Medicines Are Worth The Price We Pay

Published June 1, 2004

Just as the price of a Rolex™ watch is not solely determined by the cost of its materials, the cost of a prescription drug is not simply the cost of its ingredients.

Like other products resulting from research and creativity, medicines are really made of knowledge–a kind of intellectual property capable of preventing and curing diseases as well as relieving the pain of a headache or hip transplant. This knowledge does not come cheap. Discovering, developing, testing, and gaining regulatory approval for new medicines is expensive, time-consuming, and risky.

For every 5,000 medicines developed and laboratory-tested, only five, on average, make it to clinical trials. Only one of those is eventually approved for patient use. Revenues from the one successful medicine must cover the research and development costs of the 4,999 that don’t make it to your medicine cabinet.

The average cost of bringing just one of those new medicines to market was recently pegged at $1.7 billion by Pfizer CEO Dr. Hank McKinnell.

Discovering and developing a new class of drugs now takes between 12 and 17 years. Much of that time is spent complying with self-imposed quality procedures, government regulations, and a series of strictly controlled clinical trials designed to ensure safety and effectiveness.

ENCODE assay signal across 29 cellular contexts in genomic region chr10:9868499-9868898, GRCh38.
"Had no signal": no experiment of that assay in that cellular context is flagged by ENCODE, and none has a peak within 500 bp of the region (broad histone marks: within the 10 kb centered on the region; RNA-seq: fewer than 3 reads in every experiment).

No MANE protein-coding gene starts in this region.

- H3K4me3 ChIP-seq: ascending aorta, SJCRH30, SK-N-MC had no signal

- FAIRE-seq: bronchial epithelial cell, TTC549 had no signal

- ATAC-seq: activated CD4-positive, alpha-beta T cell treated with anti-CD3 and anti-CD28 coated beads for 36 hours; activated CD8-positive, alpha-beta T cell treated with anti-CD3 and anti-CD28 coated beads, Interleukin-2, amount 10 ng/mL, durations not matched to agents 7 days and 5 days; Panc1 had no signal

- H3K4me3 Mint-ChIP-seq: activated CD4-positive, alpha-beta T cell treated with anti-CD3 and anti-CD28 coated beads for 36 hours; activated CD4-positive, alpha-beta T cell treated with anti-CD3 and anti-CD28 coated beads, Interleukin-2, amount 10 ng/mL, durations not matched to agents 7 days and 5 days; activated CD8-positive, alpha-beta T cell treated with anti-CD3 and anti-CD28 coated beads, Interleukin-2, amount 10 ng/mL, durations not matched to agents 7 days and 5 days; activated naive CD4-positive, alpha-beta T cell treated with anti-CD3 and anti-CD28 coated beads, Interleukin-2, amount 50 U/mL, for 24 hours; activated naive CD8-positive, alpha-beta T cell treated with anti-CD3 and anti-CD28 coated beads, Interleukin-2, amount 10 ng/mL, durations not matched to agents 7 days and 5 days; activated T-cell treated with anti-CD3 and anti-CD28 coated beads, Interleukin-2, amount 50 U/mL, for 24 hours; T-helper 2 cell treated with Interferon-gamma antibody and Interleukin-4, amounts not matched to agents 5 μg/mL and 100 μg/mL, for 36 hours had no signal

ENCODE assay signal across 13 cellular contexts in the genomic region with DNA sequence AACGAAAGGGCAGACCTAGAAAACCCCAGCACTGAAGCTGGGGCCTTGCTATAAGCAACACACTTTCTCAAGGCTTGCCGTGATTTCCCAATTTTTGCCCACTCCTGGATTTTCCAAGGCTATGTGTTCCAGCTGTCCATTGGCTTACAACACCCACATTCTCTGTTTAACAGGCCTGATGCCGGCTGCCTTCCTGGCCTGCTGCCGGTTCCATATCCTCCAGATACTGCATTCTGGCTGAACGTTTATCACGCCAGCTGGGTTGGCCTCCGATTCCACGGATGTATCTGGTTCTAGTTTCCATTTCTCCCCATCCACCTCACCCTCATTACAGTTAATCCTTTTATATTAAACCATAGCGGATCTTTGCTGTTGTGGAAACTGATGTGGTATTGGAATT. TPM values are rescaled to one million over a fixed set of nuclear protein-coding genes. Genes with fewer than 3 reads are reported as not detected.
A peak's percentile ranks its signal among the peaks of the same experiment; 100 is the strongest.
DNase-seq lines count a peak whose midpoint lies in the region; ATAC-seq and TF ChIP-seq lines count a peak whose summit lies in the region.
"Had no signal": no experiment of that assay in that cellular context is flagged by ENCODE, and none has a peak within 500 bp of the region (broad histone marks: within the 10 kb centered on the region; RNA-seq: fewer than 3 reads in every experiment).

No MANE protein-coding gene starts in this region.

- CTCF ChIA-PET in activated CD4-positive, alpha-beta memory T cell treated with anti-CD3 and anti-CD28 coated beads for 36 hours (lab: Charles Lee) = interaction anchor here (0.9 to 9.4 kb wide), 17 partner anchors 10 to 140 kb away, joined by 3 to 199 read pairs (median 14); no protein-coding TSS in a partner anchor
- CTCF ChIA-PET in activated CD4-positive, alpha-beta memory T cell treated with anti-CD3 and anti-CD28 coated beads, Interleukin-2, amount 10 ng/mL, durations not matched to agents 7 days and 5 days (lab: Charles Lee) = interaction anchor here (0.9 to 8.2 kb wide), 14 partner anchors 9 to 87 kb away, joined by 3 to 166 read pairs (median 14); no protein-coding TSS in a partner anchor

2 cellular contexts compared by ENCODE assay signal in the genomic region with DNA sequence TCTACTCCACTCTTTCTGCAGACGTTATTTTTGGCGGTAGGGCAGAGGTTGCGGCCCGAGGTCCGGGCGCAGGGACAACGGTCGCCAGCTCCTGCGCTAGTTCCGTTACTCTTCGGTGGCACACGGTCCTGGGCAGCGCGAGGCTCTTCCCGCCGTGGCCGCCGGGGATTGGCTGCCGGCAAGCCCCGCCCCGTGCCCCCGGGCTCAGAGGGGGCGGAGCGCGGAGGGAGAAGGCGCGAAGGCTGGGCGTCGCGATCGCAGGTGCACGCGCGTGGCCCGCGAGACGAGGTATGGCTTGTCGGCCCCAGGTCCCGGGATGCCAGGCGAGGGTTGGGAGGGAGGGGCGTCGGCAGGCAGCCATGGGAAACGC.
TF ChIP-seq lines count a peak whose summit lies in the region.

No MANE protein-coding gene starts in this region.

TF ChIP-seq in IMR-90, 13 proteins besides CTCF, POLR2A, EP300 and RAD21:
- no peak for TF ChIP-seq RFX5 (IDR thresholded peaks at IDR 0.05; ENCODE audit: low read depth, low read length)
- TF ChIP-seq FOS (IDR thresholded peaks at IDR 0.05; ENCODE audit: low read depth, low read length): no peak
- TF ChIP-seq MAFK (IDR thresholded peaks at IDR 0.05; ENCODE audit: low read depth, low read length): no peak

On average, only three of every 10 prescription drugs marketed to patients generate enough revenue to exceed the average cost of research and development.

While the cost of research and development is increasing, the amount of time brand-name drug manufacturers have to recoup their investment under patent protection laws is shrinking due to stepped-up competition from generic drugs. The clock starts ticking on patent protection when a drug first goes into research and development. For a drug taking 12 years to develop and bring to market during a 15-year patent agreement, the pharmaceutical company has just three years to recoup its investment and make a profit for shareholders.

Companies fund research on future medicines and improvements to existing medicines with revenues from medicines currently in the marketplace. On average, and according to annually published shareholder data, one dollar out of every five earned in revenue is reinvested back into research and development.

Pharmaceutical companies are currently working on more than 1,000 new medicines–for Alzheimer’s, stroke, cystic fibrosis, arthritis, and many other diseases. For cancer alone, more than 400 medicines are in the pipeline.

The Value Factor

Focusing too narrowly on cutting the cost of prescription drugs may cause us to lose sight of their real and future value.

We can’t easily calculate the value of a smile on the face of a child who doesn’t have to feel the pain of cancer, or the stamina delivered by two hip replacements for a grandfather who delights in camping with his grandson. We can, however, quantify some of the value pharmaceuticals bring to patients, to society, and to the health care system.


A study sponsored by the National Institutes of Health found treating stroke patients promptly with a clot-busting drug nets an average savings of $4,400 per patient by reducing the need for hospitalization, rehabilitation, and nursing home care. According to NIH, greater use of this medicine could save the health care system more than $100 million a year.